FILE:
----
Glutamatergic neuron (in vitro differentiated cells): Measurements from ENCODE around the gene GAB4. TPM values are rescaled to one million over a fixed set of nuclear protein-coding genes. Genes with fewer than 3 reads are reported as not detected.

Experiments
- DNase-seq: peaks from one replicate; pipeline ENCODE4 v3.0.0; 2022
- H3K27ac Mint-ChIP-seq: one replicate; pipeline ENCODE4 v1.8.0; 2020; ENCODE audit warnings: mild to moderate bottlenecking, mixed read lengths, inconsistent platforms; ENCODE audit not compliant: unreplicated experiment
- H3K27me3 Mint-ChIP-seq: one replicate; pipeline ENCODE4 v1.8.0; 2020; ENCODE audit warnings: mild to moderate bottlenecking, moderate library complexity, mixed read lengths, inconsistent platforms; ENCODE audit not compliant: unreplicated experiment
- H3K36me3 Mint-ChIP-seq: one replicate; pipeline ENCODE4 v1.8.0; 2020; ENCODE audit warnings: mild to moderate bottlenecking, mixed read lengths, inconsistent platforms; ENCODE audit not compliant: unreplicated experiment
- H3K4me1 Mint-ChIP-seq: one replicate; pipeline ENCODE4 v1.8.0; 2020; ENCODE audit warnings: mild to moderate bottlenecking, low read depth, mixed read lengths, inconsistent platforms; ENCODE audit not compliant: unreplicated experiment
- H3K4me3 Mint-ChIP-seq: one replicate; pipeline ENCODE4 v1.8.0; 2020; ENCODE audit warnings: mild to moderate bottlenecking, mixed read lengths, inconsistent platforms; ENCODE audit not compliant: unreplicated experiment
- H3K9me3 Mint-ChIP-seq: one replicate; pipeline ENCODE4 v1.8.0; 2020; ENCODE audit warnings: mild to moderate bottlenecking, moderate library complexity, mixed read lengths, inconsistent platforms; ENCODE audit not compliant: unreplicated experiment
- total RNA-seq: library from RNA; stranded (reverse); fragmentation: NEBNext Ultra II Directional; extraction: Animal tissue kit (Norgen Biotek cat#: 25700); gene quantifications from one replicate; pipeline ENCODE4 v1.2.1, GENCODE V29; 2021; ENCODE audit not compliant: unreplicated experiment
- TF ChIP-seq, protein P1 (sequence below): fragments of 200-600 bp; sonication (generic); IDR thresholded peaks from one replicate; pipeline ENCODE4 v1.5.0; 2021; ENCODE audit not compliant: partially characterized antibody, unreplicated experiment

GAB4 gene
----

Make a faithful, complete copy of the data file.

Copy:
Glutamatergic neuron (in vitro differentiated cells): Measurements from ENCODE around the gene GAB4. TPM values are rescaled to one million over a fixed set of nuclear protein-coding genes. Genes with fewer than 3 reads are reported as not detected.

Experiments
- DNase-seq: peaks from one replicate; pipeline ENCODE4 v3.0.0; 2022
- H3K27ac Mint-ChIP-seq: one replicate; pipeline ENCODE4 v1.8.0; 2020; ENCODE audit warnings: mild to moderate bottlenecking, mixed read lengths, inconsistent platforms; ENCODE audit not compliant: unreplicated experiment
- H3K27me3 Mint-ChIP-seq: one replicate; pipeline ENCODE4 v1.8.0; 2020; ENCODE audit warnings: mild to moderate bottlenecking, moderate library complexity, mixed read lengths, inconsistent platforms; ENCODE audit not compliant: unreplicated experiment
- H3K36me3 Mint-ChIP-seq: one replicate; pipeline ENCODE4 v1.8.0; 2020; ENCODE audit warnings: mild to moderate bottlenecking, mixed read lengths, inconsistent platforms; ENCODE audit not compliant: unreplicated experiment
- H3K4me1 Mint-ChIP-seq: one replicate; pipeline ENCODE4 v1.8.0; 2020; ENCODE audit warnings: mild to moderate bottlenecking, low read depth, mixed read lengths, inconsistent platforms; ENCODE audit not compliant: unreplicated experiment
- H3K4me3 Mint-ChIP-seq: one replicate; pipeline ENCODE4 v1.8.0; 2020; ENCODE audit warnings: mild to moderate bottlenecking, mixed read lengths, inconsistent platforms; ENCODE audit not compliant: unreplicated experiment
- H3K9me3 Mint-ChIP-seq: one replicate; pipeline ENCODE4 v1.8.0; 2020; ENCODE audit warnings: mild to moderate bottlenecking, moderate library complexity, mixed read lengths, inconsistent platforms; ENCODE audit not compliant: unreplicated experiment
- total RNA-seq: library from RNA; stranded (reverse); fragmentation: NEBNext Ultra II Directional; extraction: Animal tissue kit (Norgen Biotek cat#: 25700); gene quantifications from one replicate; pipeline ENCODE4 v1.2.1, GENCODE V29; 2021; ENCODE audit not compliant: unreplicated experiment
- TF ChIP-seq, protein P1 (sequence below): fragments of 200-600 bp; sonication (generic); IDR thresholded peaks from one replicate; pipeline ENCODE4 v1.5.0; 2021; ENCODE audit not compliant: partially characterized antibody, unreplicated experiment

GAB4 gene